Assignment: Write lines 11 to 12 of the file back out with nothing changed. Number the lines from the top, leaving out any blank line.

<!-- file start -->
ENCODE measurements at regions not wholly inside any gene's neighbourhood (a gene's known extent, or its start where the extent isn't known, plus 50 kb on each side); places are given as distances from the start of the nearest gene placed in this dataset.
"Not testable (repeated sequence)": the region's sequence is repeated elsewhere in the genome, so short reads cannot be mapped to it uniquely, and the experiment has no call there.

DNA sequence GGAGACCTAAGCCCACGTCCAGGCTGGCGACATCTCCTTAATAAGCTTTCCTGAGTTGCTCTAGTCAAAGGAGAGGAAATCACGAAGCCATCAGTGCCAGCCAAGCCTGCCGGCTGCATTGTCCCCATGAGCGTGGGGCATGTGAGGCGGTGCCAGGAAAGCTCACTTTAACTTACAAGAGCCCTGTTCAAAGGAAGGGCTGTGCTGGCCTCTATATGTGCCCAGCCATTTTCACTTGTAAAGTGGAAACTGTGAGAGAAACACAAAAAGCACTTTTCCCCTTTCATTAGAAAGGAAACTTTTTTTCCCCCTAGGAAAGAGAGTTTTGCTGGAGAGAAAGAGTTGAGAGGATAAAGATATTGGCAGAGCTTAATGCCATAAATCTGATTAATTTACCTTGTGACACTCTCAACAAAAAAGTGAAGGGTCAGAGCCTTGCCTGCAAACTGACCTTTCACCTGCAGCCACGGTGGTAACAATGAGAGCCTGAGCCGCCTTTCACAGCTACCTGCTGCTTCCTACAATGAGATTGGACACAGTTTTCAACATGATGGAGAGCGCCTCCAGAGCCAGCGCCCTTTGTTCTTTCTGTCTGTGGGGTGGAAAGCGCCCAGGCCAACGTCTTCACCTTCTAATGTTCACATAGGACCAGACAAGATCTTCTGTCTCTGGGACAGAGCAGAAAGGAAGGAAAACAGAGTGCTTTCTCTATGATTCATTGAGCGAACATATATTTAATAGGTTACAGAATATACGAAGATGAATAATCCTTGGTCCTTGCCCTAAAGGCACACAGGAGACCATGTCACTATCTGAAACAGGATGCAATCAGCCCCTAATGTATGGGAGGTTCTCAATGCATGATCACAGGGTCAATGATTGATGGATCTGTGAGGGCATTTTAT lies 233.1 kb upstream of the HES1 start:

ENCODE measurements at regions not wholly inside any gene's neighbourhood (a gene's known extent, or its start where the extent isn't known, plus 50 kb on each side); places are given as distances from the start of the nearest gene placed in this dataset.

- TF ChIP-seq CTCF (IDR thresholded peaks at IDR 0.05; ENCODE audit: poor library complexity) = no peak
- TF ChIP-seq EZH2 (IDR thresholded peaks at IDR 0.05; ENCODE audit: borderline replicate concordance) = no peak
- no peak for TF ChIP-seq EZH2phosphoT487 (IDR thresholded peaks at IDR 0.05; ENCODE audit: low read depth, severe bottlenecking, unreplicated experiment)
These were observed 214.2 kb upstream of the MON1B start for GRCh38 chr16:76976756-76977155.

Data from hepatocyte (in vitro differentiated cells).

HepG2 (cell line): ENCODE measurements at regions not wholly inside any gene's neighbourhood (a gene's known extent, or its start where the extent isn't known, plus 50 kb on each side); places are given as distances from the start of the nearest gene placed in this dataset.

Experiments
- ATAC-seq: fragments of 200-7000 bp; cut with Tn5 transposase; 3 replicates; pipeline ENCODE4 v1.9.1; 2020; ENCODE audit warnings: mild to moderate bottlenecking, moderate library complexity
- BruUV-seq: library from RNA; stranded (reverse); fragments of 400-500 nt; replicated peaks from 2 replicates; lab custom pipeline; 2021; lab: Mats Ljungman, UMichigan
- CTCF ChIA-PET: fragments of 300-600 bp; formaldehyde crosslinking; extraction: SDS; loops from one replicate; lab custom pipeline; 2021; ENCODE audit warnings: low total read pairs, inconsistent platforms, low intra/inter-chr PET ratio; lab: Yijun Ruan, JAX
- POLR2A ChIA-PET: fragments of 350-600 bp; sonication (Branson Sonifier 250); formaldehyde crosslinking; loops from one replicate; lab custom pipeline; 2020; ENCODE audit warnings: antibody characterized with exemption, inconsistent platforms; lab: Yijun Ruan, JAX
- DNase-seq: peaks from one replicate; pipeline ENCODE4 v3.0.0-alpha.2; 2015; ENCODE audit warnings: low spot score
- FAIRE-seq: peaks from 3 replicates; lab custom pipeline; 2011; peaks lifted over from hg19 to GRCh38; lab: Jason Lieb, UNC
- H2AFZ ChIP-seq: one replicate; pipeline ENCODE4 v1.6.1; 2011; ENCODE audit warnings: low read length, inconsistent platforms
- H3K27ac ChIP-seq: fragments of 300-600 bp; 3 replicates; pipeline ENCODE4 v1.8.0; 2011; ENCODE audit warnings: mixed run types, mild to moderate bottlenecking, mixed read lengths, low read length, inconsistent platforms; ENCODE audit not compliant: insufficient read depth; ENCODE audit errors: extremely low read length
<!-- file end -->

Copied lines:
Experiments
- ATAC-seq: fragments of 200-7000 bp; cut with Tn5 transposase; 3 replicates; pipeline ENCODE4 v1.9.1; 2020; ENCODE audit warnings: mild to moderate bottlenecking, moderate library complexity